In past seasons, Ian Happ may not have executed the diving and sliding plays he made Thursday with the same conviction.
“Just over the course of the year, as you get more and more of those, you get more comfortable with the read off the bat,” he said, “where you know you can give yourself a chance, and you’re making decisions based on game situation, based on, ‘OK, I can go after this ball and dive or slide, I know I can come up the last second, I know I can keep it in front of me and it’s not going to turn into a double.'”
It’s been clear from the way Happ has moved in left field this season, and even some of his defensive numbers, that he has been more comfortable defensively. But on Thursday, after Happ made two standout plays in the Cubs’ 4-3 loss to the Reds at Wrigley Field, manager David Ross took it a step further.
“I haven’t looked at the rest of the league, but it feels like he’s played some of the best defensive left field in the league for me,” Ross said. “Hopefully he’s starting to get into that gold-glove conversation.”
Happ is outspoken about his mistrust of most defensive stats, but in this case, several support Ross’ point.
Happ, who came up as a utility player but has consistently played left field this season, entered Thursday with a career-best 10 defensive runs saved in the outfield, according to FanGraphs. He ranked No.1 among qualified left-fielders in ultimate zone rating (7.1) – but No. 4 in UZR/150, behind Christian Yelich, Andrew Benintendi and Steven Kwan. He was also in the Top 3 in outs above average (1), behind Kwan and David Peralta.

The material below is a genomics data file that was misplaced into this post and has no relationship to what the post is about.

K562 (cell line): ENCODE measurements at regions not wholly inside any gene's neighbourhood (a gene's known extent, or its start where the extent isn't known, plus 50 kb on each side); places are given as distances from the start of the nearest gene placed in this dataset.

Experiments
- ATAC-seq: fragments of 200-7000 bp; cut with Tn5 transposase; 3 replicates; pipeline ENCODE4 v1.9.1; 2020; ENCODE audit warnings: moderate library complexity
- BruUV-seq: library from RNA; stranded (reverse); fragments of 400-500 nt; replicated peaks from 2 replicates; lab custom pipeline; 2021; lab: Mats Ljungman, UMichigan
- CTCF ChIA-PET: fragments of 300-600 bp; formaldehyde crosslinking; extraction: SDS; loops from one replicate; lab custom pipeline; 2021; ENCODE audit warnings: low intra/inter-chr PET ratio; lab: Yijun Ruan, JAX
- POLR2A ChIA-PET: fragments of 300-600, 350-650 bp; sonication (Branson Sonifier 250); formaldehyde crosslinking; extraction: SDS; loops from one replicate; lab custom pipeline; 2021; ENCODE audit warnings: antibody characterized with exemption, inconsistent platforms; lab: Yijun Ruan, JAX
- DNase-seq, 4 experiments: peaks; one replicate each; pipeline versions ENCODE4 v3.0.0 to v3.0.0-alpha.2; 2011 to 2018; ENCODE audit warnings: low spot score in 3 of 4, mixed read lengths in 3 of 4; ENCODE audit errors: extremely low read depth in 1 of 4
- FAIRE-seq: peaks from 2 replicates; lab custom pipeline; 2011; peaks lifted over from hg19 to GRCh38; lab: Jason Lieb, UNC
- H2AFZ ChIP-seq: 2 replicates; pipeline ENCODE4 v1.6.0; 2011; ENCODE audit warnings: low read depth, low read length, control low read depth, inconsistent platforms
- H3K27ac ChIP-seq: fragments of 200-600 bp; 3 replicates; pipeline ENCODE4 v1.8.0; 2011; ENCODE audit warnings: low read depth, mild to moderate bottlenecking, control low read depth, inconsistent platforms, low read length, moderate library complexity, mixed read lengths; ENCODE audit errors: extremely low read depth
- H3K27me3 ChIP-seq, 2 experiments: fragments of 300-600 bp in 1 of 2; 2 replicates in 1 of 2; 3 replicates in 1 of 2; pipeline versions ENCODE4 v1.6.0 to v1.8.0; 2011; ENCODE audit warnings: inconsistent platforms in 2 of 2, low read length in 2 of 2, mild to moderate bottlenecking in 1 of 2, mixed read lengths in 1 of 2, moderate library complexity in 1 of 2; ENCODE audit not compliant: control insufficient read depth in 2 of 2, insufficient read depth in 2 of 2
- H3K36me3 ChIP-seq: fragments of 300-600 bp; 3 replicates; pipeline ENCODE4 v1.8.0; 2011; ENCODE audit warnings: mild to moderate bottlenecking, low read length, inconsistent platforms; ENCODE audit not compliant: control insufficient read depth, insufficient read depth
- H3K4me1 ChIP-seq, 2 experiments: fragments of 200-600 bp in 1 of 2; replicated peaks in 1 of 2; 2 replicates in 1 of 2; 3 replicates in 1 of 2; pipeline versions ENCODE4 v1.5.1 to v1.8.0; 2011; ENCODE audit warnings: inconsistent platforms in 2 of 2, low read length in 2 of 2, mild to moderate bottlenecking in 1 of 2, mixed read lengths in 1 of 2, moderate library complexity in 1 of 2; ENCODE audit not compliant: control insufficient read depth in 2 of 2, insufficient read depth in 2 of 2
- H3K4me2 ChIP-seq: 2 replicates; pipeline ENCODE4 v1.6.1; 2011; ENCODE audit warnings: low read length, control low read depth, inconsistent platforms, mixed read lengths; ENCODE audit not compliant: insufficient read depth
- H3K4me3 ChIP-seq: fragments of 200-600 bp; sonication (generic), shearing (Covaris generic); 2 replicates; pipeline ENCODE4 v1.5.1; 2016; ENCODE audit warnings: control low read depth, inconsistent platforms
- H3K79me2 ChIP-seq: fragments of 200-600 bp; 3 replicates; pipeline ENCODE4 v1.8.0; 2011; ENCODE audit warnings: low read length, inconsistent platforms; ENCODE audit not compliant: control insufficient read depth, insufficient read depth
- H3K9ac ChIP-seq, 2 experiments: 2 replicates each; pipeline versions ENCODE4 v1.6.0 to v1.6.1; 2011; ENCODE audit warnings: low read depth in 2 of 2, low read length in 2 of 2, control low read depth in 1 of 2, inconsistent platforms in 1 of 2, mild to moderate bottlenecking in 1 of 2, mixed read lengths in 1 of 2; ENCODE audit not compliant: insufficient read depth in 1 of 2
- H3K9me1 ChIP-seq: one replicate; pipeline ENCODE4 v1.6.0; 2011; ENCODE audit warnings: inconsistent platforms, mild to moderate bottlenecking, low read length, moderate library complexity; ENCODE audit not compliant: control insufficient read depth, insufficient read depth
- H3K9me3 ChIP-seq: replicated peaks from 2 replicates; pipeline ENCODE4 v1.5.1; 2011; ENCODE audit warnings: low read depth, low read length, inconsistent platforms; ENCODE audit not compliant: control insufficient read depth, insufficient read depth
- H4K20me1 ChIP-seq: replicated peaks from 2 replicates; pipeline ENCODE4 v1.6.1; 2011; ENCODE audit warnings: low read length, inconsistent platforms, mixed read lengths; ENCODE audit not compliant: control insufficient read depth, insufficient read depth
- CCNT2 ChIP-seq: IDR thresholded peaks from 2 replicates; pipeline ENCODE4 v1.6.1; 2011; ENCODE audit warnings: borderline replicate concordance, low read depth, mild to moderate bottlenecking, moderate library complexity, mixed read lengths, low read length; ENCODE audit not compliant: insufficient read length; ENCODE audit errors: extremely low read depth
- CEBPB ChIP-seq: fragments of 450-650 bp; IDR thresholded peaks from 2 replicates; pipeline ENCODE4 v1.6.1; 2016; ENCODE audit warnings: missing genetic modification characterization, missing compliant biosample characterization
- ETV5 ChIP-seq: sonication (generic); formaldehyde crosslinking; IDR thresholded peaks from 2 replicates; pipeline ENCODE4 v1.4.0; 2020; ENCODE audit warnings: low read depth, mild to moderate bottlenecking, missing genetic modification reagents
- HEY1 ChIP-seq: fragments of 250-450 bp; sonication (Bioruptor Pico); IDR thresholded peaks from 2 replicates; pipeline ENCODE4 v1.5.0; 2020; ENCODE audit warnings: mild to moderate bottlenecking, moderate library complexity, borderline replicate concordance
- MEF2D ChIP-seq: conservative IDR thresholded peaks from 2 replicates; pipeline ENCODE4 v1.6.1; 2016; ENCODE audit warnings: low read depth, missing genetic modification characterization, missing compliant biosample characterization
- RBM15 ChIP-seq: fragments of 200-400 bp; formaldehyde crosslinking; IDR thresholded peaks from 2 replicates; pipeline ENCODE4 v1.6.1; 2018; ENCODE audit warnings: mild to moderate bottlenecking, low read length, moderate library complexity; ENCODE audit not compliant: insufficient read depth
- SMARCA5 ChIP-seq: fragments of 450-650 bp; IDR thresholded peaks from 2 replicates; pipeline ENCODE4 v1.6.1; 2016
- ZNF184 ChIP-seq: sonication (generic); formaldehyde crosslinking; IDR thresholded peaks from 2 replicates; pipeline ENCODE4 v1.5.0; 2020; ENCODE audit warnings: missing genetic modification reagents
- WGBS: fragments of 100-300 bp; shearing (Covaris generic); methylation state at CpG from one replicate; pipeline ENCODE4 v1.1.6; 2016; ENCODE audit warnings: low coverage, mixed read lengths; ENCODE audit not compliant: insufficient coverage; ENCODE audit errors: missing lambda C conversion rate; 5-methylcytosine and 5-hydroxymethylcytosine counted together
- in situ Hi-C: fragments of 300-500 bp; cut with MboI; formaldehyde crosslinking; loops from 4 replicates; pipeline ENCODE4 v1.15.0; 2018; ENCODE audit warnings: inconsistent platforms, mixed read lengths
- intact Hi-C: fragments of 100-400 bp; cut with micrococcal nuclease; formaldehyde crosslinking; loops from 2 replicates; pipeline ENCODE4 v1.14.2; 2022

How to best quantify defensive prowess is a fraught subject. But scoring high in defensive metrics helps a player’s Gold Glove case; 25 percent of the selection process goes to the sabermetrics community. Votes from managers and coaches account for the other 75 percent.
“It’d be really cool,” Happ said. “We still have a lot of baseball left, and you come to work every day and do your job, and then you look at that stuff at the end of the year. But honestly, that’s one of those honors that I thought about a lot as a kid – when I was playing shortstop, not as much as a left fielder. But it’d be really cool.”
Either way, days like Thursday are a reminder of the growth Happ’s shown in the field this season.
“A lot of character plays too, for him,” Ross said. “Just continues to stay in compete mode. The way he’s playing the game right now, there’s a lot of leadership qualities and how he’s setting the example day in and day out, an everyday player.”
The third inning began with Reds designated hitter Nick Senzel pulling a short line drive directly at Happ. Those are some of the hardest to read, and Happ froze momentarily to make sure the ball didn’t have enough carry to get behind him. Then, when he got the right angle to see its trajectory, he charged hard, diving in and rolling to secure the first out of the inning.
Later in the frame, with two outs, TJ Friedl hit a line drive into the left-field gap. Happ wanted to get his “eyes under it,” as he put it. Reaching down for a shoestring catch or diving horizontally would jostle his sightline. So, he slid to his left to make the inning-ending grab.
Starter Adrian Sampson, when asked about the plays Happ made behind him Thursday, quipped: “Just today? Nah, he’s been doing it all year.”